Mutant huntingtin binds the mitochondrial fission GTPase dynamin-related protein-1 and increases its enzymatic activity

Burnett School of Biomedical Sciences, College of Medicine, University of Central Florida, Orlando, Florida, USA.
Nature medicine (Impact Factor: 27.36). 02/2011; 17(3):377-82. DOI: 10.1038/nm.2313
Source: PubMed


Huntington's disease is an inherited and incurable neurodegenerative disorder caused by an abnormal polyglutamine (polyQ) expansion in huntingtin (encoded by HTT). PolyQ length determines disease onset and severity, with a longer expansion causing earlier onset. The mechanisms of mutant huntingtin-mediated neurotoxicity remain unclear; however, mitochondrial dysfunction is a key event in Huntington's disease pathogenesis. Here we tested whether mutant huntingtin impairs the mitochondrial fission-fusion balance and thereby causes neuronal injury. We show that mutant huntingtin triggers mitochondrial fragmentation in rat neurons and fibroblasts of individuals with Huntington's disease in vitro and in a mouse model of Huntington's disease in vivo before the presence of neurological deficits and huntingtin aggregates. Mutant huntingtin abnormally interacts with the mitochondrial fission GTPase dynamin-related protein-1 (DRP1) in mice and humans with Huntington's disease, which, in turn, stimulates its enzymatic activity. Mutant huntingtin-mediated mitochondrial fragmentation, defects in anterograde and retrograde mitochondrial transport and neuronal cell death are all rescued by reducing DRP1 GTPase activity with the dominant-negative DRP1 K38A mutant. Thus, DRP1 might represent a new therapeutic target to combat neurodegeneration in Huntington's disease.

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    • "Immunohistochemical analysis of mitochondria extracted from MSNs in HD brain show disrupted mitochondrial morphology that results from increased fission and reduced fusion, creating fragmented mitochondria (Kim et al., 2010). It was now known that mutant huntingtin binds to the mitochondrial fission protein, Drp1, and upregulates its enzymatic activity leading to increased mitochondrial fission (Song et al., 2011) which causes various downstream events ranging from reduced mitochondrial biogenesis, synaptic degeneration, and impaired mitochondrial trafficking (Johri et al., 2011;Shirendeb et al., 2012). "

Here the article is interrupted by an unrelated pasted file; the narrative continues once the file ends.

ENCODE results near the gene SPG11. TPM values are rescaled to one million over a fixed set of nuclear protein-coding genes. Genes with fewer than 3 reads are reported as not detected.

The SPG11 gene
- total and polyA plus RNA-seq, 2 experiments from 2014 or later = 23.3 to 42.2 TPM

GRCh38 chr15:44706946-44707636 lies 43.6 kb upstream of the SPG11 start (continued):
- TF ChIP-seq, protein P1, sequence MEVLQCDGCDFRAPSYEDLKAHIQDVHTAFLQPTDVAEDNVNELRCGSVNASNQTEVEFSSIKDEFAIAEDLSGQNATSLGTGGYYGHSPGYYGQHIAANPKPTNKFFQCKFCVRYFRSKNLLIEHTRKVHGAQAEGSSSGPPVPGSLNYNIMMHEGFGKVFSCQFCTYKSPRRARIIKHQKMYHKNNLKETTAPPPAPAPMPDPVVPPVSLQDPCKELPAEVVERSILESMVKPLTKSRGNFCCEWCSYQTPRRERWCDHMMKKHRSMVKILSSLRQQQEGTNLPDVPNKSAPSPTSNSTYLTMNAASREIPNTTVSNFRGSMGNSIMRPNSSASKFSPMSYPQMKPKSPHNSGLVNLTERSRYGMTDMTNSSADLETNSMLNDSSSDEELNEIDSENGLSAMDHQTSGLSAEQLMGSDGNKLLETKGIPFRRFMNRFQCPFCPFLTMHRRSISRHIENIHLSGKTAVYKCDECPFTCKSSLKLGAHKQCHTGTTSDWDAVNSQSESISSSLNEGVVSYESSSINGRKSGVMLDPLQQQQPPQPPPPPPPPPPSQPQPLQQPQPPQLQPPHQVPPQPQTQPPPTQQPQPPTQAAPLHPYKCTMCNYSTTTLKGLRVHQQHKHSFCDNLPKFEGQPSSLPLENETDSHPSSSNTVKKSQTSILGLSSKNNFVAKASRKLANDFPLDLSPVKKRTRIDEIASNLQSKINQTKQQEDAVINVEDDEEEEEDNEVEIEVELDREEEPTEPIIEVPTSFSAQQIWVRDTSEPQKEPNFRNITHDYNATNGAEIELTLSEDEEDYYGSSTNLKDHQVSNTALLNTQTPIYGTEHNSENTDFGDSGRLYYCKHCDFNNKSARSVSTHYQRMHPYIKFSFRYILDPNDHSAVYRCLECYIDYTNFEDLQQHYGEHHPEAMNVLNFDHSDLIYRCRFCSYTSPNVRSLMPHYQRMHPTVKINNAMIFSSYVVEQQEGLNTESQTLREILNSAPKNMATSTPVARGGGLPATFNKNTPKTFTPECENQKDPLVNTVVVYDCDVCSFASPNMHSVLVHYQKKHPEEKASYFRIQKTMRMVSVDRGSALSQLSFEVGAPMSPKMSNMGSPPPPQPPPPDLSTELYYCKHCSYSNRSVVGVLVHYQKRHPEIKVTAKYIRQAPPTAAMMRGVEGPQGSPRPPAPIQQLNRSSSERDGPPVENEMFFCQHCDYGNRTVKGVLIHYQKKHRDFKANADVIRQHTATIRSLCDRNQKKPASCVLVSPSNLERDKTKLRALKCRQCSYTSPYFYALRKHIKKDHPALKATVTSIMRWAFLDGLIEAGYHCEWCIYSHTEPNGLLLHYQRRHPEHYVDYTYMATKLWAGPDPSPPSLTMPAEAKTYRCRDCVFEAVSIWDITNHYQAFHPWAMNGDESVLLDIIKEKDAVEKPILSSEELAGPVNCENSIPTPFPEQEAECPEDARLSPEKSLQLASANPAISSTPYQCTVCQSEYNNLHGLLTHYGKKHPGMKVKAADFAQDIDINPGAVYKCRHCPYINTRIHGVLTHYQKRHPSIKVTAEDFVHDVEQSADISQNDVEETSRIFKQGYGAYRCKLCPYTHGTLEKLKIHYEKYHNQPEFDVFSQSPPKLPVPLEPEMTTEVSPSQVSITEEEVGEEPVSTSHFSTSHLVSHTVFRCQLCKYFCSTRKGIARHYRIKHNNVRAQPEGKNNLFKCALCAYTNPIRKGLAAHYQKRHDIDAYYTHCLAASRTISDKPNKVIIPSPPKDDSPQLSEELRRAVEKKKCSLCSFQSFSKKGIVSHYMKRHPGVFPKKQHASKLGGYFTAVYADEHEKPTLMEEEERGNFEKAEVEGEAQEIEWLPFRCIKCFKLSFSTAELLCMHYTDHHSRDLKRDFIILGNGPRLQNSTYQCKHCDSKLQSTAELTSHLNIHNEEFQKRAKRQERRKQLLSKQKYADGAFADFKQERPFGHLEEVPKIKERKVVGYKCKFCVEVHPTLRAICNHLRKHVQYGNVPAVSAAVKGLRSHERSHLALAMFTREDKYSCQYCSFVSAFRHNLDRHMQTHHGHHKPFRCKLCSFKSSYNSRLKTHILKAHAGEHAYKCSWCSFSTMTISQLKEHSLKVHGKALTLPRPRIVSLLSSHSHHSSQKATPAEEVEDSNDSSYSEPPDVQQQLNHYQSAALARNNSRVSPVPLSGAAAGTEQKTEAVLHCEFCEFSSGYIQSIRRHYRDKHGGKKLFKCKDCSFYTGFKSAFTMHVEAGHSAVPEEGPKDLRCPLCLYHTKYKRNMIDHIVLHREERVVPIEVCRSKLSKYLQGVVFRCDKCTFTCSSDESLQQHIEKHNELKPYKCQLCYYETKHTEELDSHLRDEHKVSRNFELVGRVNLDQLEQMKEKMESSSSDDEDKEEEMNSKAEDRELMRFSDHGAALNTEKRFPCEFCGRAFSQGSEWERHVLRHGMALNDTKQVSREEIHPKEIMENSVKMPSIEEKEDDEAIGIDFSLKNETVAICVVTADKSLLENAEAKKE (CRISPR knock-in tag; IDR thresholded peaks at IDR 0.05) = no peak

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    • "Mitochondria actively move from the neuronal soma to the axon and dendrites and constantly undergo repeated cycles of fusion and fission in a process regulated by the dynamin family of GTPases (guanosine triphosphatases) (Chan, 2012). However, mitochondrial fusion and fission, collectively referred to as mitochondrial dynamics, are significantly perturbed and imbalanced in HD (Shirendeb et al, 2011; Song et al, 2011), leading to accumulation of fragmented, damaged mitochondria and increased levels of oxidative stress in cells. We recently found that inhibition of excessive mitochondrial fission (but not physiological fission) by a selective inhibitor of the mitochondrial fission protein, dynamin-related protein 1 (Drp1), prevents mutant huntingtin-induced pathology in vitro and in vivo (Guo et al, 2013), suggesting that mitochondrial dynamics is a potential therapeutic target for HD. "
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    • "Interestingly, the sites of AZC-induced protein aggregation predominantly occurred adjacent to mitochondria. Mitochondrial dysfunction is thought to be a key event in some neurodegenerative diseases, and mutant huntingtin has been shown to trigger mitochondrial fragmentation by stimulating DRP1, the mitochondrial fission GTPase dynaminrelated protein-1 (Song et al., 2011). Similarly, a-synuclein causes mitochondrial fragmentation that is implicated in the pathogenesis of PD (Nakamura et al., 2011). "
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